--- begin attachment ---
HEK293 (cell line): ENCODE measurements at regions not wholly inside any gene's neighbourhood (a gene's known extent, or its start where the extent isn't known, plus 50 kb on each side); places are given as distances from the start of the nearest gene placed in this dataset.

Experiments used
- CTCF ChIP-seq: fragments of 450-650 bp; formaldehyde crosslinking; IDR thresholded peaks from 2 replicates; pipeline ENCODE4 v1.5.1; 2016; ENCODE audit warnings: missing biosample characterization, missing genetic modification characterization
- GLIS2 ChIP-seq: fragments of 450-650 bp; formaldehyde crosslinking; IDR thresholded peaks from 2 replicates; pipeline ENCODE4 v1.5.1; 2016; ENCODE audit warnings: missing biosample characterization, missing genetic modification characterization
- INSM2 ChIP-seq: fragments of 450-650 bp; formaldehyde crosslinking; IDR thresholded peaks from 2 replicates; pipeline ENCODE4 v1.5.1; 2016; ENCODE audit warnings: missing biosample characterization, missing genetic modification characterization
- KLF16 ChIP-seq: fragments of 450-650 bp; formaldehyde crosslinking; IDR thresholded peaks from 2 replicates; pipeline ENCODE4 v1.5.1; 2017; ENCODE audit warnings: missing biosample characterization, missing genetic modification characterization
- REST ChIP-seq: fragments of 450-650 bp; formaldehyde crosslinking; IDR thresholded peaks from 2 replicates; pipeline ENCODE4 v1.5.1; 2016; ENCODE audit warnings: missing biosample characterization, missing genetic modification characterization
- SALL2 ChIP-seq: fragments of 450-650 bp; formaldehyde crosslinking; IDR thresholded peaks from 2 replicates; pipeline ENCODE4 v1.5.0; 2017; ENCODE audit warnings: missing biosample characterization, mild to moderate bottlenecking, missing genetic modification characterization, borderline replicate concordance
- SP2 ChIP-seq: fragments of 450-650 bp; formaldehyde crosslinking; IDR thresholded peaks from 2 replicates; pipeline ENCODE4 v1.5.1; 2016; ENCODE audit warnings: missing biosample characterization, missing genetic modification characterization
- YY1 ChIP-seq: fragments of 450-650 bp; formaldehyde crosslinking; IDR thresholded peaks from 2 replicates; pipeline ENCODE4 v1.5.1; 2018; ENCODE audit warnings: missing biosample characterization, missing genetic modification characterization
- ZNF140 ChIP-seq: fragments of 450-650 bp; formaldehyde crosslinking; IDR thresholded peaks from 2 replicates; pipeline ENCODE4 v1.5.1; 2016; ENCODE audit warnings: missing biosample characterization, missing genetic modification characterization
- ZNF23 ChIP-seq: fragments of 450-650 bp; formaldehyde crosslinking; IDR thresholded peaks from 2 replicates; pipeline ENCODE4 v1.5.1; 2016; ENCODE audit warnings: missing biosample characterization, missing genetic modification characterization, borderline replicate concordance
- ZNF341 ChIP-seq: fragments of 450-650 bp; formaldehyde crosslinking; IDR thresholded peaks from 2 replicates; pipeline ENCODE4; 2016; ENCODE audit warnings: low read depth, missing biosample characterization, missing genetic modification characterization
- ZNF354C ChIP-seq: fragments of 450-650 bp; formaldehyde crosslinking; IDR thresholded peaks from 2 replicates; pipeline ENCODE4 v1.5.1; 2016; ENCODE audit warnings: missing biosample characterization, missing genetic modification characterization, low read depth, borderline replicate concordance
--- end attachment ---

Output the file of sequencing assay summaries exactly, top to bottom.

HEK293 (cell line): ENCODE measurements at regions not wholly inside any gene's neighbourhood (a gene's known extent, or its start where the extent isn't known, plus 50 kb on each side); places are given as distances from the start of the nearest gene placed in this dataset.

Experiments used
- CTCF ChIP-seq: fragments of 450-650 bp; formaldehyde crosslinking; IDR thresholded peaks from 2 replicates; pipeline ENCODE4 v1.5.1; 2016; ENCODE audit warnings: missing biosample characterization, missing genetic modification characterization
- GLIS2 ChIP-seq: fragments of 450-650 bp; formaldehyde crosslinking; IDR thresholded peaks from 2 replicates; pipeline ENCODE4 v1.5.1; 2016; ENCODE audit warnings: missing biosample characterization, missing genetic modification characterization
- INSM2 ChIP-seq: fragments of 450-650 bp; formaldehyde crosslinking; IDR thresholded peaks from 2 replicates; pipeline ENCODE4 v1.5.1; 2016; ENCODE audit warnings: missing biosample characterization, missing genetic modification characterization
- KLF16 ChIP-seq: fragments of 450-650 bp; formaldehyde crosslinking; IDR thresholded peaks from 2 replicates; pipeline ENCODE4 v1.5.1; 2017; ENCODE audit warnings: missing biosample characterization, missing genetic modification characterization
- REST ChIP-seq: fragments of 450-650 bp; formaldehyde crosslinking; IDR thresholded peaks from 2 replicates; pipeline ENCODE4 v1.5.1; 2016; ENCODE audit warnings: missing biosample characterization, missing genetic modification characterization
- SALL2 ChIP-seq: fragments of 450-650 bp; formaldehyde crosslinking; IDR thresholded peaks from 2 replicates; pipeline ENCODE4 v1.5.0; 2017; ENCODE audit warnings: missing biosample characterization, mild to moderate bottlenecking, missing genetic modification characterization, borderline replicate concordance
- SP2 ChIP-seq: fragments of 450-650 bp; formaldehyde crosslinking; IDR thresholded peaks from 2 replicates; pipeline ENCODE4 v1.5.1; 2016; ENCODE audit warnings: missing biosample characterization, missing genetic modification characterization
- YY1 ChIP-seq: fragments of 450-650 bp; formaldehyde crosslinking; IDR thresholded peaks from 2 replicates; pipeline ENCODE4 v1.5.1; 2018; ENCODE audit warnings: missing biosample characterization, missing genetic modification characterization
- ZNF140 ChIP-seq: fragments of 450-650 bp; formaldehyde crosslinking; IDR thresholded peaks from 2 replicates; pipeline ENCODE4 v1.5.1; 2016; ENCODE audit warnings: missing biosample characterization, missing genetic modification characterization
- ZNF23 ChIP-seq: fragments of 450-650 bp; formaldehyde crosslinking; IDR thresholded peaks from 2 replicates; pipeline ENCODE4 v1.5.1; 2016; ENCODE audit warnings: missing biosample characterization, missing genetic modification characterization, borderline replicate concordance
- ZNF341 ChIP-seq: fragments of 450-650 bp; formaldehyde crosslinking; IDR thresholded peaks from 2 replicates; pipeline ENCODE4; 2016; ENCODE audit warnings: low read depth, missing biosample characterization, missing genetic modification characterization
- ZNF354C ChIP-seq: fragments of 450-650 bp; formaldehyde crosslinking; IDR thresholded peaks from 2 replicates; pipeline ENCODE4 v1.5.1; 2016; ENCODE audit warnings: missing biosample characterization, missing genetic modification characterization, low read depth, borderline replicate concordance